Tips For Making Homemade Dog Treats

April 12, 2013 6:00 AM

(photo credit: Thinkstock)

(photo credit: Thinkstock)

(photo credit: Thinkstock)

Finding healthy dog treats with understandable ingredients can feel almost impossible for pet lovers. Many treats are made of food not suitable for humans and assumed to be good enough for our pets. A growing number of pet owners care enough for their animals to want something better and often homemade dog treats can be a viable alternative. Both Andrew Johnson of Distinctive Dog and Christy Cranmer of Diggin’ Your Dog went through this same journey and ended up turning it into a successful business. Both make very different dog treats and have offered their tips on how to get started.

Andrew Johnson
Distinctive Dog
1402 Auburn Way N.
Auburn, WA 98002
(306) 618-1781

After endless attempts to find healthy dog treats without second-rate ingredients, Andrew Johnson started baking for his dogs three years ago. After sharing the snacks with a growing number of friends, he co-founded Distinctive Dog, an allergen-free, gluten-free, dog treat company based just outside of Seattle. While on a much larger scale, Distinctive Dog’s treats are still made by hand with the same high-quality ingredients as when Andrew baked them at home. The products are available at many natural pet stores throughout the Puget Sound including The Feed Bag, Scraps and all Made in Washington locations.

Understand ingredients not fit for dogs

When starting to bake homemade treats for your dog, it is critical to understand that there are many ingredients out there that, while delicious for humans, are simply not good for dogs. Examples of such ingredients would be chocolate, milk products or macadamia nuts. Items such as these can cause vomiting, diarrhea and, in some cases, even death. Any successful recipe needs to be free of items that can hurt your dog, so examine each one before adding.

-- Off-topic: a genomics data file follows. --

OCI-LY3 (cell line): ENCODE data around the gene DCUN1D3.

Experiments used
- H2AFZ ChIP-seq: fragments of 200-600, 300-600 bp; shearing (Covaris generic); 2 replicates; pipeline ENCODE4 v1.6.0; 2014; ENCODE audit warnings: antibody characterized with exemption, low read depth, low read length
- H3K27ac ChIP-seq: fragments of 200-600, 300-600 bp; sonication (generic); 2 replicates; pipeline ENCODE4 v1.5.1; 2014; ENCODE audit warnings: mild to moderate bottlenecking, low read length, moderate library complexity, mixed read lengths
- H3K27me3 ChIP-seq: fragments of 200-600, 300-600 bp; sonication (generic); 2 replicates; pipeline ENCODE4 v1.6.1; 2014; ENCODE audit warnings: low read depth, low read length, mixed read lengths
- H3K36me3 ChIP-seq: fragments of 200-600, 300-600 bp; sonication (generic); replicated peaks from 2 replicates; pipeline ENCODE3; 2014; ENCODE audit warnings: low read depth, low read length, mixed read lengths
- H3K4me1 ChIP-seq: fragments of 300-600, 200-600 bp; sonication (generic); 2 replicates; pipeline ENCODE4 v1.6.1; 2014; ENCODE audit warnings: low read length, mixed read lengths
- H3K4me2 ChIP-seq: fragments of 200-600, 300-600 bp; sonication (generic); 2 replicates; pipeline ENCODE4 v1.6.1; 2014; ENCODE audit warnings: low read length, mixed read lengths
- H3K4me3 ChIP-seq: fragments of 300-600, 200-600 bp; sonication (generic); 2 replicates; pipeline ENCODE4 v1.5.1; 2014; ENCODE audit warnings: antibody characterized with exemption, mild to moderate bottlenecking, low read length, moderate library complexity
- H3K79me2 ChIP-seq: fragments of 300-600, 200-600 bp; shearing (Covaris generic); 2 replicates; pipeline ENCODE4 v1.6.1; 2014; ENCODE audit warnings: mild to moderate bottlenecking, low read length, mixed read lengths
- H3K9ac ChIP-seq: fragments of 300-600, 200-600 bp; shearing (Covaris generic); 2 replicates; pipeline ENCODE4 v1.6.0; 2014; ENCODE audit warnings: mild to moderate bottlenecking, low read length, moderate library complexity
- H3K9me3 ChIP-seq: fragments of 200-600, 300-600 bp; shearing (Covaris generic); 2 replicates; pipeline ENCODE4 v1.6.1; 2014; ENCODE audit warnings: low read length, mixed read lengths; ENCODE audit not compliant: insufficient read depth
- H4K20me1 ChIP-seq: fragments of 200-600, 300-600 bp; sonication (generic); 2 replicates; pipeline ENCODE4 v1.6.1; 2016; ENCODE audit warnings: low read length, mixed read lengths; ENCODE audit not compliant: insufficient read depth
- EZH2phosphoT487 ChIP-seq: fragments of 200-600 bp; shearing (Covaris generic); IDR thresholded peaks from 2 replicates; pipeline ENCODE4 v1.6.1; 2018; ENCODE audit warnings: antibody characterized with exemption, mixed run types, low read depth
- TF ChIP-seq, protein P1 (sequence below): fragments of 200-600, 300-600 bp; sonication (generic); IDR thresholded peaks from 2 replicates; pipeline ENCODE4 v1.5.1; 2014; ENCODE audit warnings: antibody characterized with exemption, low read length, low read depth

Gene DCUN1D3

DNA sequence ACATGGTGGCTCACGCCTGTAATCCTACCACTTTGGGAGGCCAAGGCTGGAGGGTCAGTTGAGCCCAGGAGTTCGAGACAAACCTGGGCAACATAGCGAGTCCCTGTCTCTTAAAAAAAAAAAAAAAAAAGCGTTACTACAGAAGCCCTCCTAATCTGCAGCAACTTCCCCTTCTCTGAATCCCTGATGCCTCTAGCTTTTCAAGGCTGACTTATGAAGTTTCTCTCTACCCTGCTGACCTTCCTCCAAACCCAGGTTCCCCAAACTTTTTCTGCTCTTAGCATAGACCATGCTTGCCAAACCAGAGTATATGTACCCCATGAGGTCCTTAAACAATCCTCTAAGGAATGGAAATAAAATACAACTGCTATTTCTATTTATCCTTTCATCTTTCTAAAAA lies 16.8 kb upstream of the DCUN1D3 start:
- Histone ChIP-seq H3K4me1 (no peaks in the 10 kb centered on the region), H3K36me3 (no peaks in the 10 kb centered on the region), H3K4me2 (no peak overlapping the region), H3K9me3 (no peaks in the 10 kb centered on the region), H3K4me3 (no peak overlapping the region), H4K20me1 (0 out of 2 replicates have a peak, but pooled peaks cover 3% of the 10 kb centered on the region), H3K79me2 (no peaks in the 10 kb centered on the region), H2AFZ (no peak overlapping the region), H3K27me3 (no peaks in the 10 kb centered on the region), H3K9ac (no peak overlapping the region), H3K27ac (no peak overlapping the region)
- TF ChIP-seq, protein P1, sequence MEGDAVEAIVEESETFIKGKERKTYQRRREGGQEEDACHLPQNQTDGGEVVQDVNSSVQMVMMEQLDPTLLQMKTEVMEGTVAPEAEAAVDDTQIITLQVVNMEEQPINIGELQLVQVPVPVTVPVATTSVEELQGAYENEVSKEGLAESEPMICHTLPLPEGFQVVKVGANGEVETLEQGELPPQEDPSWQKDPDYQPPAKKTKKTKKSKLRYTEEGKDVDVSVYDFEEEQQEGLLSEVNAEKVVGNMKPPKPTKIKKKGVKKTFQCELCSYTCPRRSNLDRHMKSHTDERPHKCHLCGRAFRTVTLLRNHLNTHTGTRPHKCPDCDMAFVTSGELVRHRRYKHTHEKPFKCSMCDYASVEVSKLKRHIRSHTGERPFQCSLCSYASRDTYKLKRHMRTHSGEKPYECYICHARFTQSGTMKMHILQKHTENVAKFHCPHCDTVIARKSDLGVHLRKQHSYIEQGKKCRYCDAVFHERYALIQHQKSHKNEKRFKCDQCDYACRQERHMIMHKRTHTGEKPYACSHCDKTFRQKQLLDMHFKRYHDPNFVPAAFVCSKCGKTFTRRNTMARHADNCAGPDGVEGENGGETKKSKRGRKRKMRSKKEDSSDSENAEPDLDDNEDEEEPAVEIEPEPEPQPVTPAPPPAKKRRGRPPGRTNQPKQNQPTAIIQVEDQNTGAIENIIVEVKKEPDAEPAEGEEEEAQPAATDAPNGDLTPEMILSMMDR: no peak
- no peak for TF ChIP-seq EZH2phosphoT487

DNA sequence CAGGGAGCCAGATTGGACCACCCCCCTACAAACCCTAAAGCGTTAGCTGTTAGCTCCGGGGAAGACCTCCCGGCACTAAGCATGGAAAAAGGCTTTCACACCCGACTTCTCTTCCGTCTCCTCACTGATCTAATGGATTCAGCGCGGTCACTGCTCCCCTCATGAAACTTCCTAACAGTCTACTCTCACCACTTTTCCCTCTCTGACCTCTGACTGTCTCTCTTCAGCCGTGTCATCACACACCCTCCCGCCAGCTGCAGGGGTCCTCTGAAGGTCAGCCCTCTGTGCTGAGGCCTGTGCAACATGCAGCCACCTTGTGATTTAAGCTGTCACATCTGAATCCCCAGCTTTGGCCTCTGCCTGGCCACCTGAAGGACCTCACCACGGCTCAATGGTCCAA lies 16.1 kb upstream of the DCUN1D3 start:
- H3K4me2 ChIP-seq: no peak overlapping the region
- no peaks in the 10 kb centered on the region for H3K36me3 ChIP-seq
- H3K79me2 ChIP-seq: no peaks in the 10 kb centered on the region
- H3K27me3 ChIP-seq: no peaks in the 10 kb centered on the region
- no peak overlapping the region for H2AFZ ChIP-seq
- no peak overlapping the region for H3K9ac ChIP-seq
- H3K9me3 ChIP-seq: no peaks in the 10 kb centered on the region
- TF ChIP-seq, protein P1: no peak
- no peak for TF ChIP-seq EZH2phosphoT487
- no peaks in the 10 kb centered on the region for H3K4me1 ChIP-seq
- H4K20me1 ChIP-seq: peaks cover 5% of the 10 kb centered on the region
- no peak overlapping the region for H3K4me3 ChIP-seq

Employ a different baking style 

Dog cookies should come out more dehydrated than a regular cookie. This dryness helps to clean the dog’s teeth while they are eating. To get to this end result, a home baker needs to approach a dog treat differently than a human cookie. The temperature should be lower and the cooking time should be longer, to really dry out the dough.

Related: Seattle’s Best Pet Friendly Hotels

Start Baking: Peanut Butter Snaps

  • 2.5 cups rye flour
  • 1 egg
  • 2 teaspoons vanilla
  • 2 tablespoons honey
  • 1 tablespoon extra-virgin coconut oil
  • 3/4 cup natural peanut butter

Preheat oven to 300 degrees Fahrenheit. Mix together egg, vanilla, honey and coconut oil in a bowl. Slowly blend flour with dry mixture and then add peanut butter. If the dough is too dry to bind, slowly add warm water until it becomes a solid dough. Place dough on flat surface and roll to 1/4-inch thickness. Cut with cookie cutters and place on ungreased baking sheet. Bake for 35 minutes and then turn off oven. Leave treats in warm oven for 30 minutes to dry out and harden.

Christy Cranmer
Diggin’ Your Dog
(775) 849-4239

Diggin’ Your Dog is a grassroots company owned and operated by people who saw it all working in the pet industry retail sector for over 20 years. They have seen many companies put profit in front of quality because the treats where “just for pets.” Every one of Diggin’ Your Dog’s items is made from the best domestic choices available, including natural chicken, beef and fruit. The company specializes in meat-based treats including chicken and beef jerky strips and these are available in Seattle at The Feed Bag, Rex and Scraps.

Limited ingredients are always best

The more creative a home cook gets, the wider the opportunity that something in the recipe will bother the dog. So start small. If you are making jerky, just start with an easy recipe of drying the jerky to see how the dog likes the treat. If you can get away with just that one meat as the only ingredient, then keep it simple.

Find an alternative to wheat flour

Many dogs have an allergy to wheat and therefore the typical flour a home baker would have on hand shouldn’t be used to make dog treats. However, alternative flours are widely available at most neighborhood grocery stores these days. Rye, buckwheat, oat and coconut flours would all be viable and easy-to-find alternatives. Each has its own health benefits for dogs, so doing your research could allow those benefits to match up to an individual dog’s needs.

Related: Best Seattle Pet Photographers

Megan Knight resides in the Capitol Hill neighborhood of Seattle, WA. During the day she works in IT Management and at night is a royal news junkie. Her work can be found at

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